But she added, “I really ran because of the finances of Clark County. That’s what I do for a living.”
The top vote-getter in the six person Republican primary was Kelly Khuri with 3,107 votes, or 23 percent. She was followed by Ronald Brogan, who collected 2,315 votes, or 17.2 percent, and Ryan Lynch, who received 2,365 votes, or 17.5 percent.
Khuri, 53, and a Clark County Tea Party leader, said she is eager to get started in January, but it’s a long way away.
“It’s one step,” she said of Tuesday night’s results. “I’m learning as much as I can every day about the Clark County government system.”
While Khuri said she was encouraged with the primary results, she has no misconceptions about the task ahead.
“I know we’ve got a huge, huge hurdle,” she said. “It’s an encouragement that they want a fresh perspective. I’m tenacious and I don’t give up.”
Khuri added that the voters should also being paying attention, because if she is elected in November, she will be looking to them.
“They need to start paying close attention to what’s going on in their county, because I will be asking for their advice,” she said. “It’s about all of us; it’s not just about me. The people are relying on us to make good educated decisions for them, and that’s just not what we’ve had in the past completely,” she said referring to the council.
Brogan, 65, admitted that he was surprised.
“We’re pretty excited,” he said. “I’m just looking forward to the general election.”
A retired bank president and commercial loan executive, Brogan said being an open-minded, fair person and fiscally conservative helped him move on to the general election.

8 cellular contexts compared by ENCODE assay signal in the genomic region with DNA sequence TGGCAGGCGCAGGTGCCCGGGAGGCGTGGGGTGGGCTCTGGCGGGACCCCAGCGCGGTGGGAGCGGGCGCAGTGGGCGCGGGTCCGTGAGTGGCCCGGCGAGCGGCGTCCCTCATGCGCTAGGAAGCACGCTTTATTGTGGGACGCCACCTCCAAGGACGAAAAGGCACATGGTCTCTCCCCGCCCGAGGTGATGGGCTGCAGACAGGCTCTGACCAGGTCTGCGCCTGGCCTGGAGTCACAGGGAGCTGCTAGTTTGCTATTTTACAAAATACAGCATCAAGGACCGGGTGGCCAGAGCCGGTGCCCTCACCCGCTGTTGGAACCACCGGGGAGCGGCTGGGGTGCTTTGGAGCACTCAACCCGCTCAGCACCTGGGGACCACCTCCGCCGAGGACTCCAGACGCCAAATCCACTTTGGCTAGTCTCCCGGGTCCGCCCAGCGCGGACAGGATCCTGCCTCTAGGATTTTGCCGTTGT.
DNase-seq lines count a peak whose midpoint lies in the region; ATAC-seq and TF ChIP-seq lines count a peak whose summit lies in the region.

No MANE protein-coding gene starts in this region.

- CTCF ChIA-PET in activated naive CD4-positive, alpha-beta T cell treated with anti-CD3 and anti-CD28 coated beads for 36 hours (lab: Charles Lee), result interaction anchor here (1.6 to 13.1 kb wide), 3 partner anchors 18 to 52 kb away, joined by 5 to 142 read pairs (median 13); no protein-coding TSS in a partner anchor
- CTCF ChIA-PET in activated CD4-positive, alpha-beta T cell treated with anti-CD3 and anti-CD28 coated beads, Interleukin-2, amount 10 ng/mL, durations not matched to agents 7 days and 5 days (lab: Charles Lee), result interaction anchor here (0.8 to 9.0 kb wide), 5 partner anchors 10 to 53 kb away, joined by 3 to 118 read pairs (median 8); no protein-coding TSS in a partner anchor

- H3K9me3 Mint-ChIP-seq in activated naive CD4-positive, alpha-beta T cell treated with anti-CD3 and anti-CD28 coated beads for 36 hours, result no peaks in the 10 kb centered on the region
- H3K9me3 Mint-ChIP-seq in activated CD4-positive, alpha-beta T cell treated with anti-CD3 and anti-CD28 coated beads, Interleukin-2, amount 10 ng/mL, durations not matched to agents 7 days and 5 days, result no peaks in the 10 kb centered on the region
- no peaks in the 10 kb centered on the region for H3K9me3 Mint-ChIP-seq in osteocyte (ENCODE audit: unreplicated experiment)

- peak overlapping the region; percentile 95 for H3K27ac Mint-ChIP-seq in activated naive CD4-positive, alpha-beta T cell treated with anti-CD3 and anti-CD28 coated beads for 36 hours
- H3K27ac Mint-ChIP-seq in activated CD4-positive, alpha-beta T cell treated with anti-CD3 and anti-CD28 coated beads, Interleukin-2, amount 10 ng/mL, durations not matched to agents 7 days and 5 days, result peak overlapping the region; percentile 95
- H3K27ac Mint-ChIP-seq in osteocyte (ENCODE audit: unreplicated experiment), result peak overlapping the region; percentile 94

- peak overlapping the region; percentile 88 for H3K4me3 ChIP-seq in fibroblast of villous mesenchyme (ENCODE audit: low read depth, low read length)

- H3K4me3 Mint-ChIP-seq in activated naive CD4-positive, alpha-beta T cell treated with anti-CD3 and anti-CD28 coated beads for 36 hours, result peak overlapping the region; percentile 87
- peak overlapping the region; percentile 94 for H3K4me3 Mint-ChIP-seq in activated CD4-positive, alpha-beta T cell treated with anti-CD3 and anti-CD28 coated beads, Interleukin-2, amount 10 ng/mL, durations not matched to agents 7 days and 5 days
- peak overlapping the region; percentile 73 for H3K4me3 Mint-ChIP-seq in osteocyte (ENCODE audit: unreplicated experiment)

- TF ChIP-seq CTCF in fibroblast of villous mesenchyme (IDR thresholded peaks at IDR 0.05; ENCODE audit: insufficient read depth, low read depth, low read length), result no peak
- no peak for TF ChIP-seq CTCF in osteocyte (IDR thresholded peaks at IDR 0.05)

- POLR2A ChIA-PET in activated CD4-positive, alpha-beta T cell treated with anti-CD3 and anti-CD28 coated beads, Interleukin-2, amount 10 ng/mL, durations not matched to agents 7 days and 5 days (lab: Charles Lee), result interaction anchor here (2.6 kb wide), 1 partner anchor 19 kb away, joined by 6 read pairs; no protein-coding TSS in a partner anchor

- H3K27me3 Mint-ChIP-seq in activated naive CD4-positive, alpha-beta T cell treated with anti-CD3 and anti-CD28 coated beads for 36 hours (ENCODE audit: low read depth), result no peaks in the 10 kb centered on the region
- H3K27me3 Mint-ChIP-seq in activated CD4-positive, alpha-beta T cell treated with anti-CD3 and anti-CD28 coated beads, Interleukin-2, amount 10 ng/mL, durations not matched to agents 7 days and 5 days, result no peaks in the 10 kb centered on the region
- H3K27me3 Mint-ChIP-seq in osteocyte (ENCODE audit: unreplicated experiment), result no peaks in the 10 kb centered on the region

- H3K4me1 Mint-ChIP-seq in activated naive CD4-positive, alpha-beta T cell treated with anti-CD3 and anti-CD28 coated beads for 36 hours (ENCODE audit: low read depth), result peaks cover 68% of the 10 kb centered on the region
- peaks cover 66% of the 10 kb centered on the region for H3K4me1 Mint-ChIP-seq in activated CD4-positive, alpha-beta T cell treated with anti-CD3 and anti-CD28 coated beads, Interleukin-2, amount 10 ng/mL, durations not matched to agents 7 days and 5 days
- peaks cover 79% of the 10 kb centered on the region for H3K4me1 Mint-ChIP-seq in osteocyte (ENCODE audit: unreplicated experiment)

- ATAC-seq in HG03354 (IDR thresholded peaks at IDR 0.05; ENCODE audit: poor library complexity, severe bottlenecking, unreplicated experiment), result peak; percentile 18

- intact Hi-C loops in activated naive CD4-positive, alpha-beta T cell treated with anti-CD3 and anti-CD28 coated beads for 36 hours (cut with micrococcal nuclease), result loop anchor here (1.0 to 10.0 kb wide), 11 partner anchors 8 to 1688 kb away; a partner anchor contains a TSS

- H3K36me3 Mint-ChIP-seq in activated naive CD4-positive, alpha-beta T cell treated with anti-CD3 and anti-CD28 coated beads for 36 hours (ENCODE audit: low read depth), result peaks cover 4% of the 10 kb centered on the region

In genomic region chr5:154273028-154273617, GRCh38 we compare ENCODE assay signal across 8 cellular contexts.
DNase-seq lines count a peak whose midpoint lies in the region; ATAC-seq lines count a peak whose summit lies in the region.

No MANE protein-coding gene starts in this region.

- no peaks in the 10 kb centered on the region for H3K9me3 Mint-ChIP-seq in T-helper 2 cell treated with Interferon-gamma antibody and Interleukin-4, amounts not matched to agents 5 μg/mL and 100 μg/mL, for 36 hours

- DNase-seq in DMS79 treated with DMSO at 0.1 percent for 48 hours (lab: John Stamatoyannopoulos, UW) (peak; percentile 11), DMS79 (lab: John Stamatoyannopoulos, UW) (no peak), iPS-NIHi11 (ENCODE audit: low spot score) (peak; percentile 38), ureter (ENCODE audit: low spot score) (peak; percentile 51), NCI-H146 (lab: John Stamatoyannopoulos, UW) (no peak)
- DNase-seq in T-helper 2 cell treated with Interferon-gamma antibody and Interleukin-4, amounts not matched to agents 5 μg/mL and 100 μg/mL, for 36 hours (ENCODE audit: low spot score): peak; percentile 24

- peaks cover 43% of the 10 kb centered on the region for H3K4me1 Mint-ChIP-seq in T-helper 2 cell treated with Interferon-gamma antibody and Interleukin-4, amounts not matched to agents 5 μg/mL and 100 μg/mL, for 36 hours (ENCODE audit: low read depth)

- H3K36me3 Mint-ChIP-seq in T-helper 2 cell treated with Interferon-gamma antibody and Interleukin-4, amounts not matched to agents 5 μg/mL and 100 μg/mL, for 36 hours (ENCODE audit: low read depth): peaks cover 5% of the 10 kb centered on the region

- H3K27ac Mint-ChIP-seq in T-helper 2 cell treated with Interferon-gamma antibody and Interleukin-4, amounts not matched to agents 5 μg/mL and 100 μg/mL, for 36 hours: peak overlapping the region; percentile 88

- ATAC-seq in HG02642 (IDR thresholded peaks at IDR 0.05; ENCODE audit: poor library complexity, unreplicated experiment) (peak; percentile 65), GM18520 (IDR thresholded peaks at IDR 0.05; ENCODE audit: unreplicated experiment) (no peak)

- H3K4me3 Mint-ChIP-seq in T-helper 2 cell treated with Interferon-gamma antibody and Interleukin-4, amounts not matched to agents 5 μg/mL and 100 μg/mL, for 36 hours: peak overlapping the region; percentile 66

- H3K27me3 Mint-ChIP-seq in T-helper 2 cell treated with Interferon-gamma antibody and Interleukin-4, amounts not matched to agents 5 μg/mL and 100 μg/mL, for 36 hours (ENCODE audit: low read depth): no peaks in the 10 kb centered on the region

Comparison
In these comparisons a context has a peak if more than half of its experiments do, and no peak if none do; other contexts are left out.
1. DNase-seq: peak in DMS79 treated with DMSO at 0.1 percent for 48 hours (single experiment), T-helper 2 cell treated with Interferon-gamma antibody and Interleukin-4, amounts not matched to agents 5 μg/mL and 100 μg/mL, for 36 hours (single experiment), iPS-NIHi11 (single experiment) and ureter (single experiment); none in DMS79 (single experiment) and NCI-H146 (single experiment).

Heading into November, he said his goal will be to meet the budget.
“[We need to] get a straight course of action and stick to it,” he said, referring to the county budget. “I think being fiscally responsible is the main message ... people are looking for a future, not short-term answers.
Lynch, 23, is the third Republican candidate that will move on to the November general election. A machine operator with Accent Marketing, he said a lot of door-to-door campaigning and being honest with everyone helped him win the primary election.
“I told them I wanted to work on relationships within the county,” he said.
Lynch cited a lack of communication between the county council, the commissioners and the county office-holders as a problem that needs to be addressed. He said he would also like to tackle spending in the county.
“A lot of people feel the county does have wasteful spending,” he said. “They wonder what they spend money on.”
He reiterated that he’d like to have the county’s expenses available on its website.
Heading into November, Lynch said he plans to spend less money on his campaign and spend more time knocking on doors.
“I want to hear from the community,” he said.
Chuck Latham came in fourth by a narrow margin in the primary election with 2,228 votes, or 16.5 percent. And Mac McIntosh and Adam Hutchinson rounded out the six-person field with 1,751 votes, or 13 percent, and 1,722 votes, or 12.8 percent, respectively.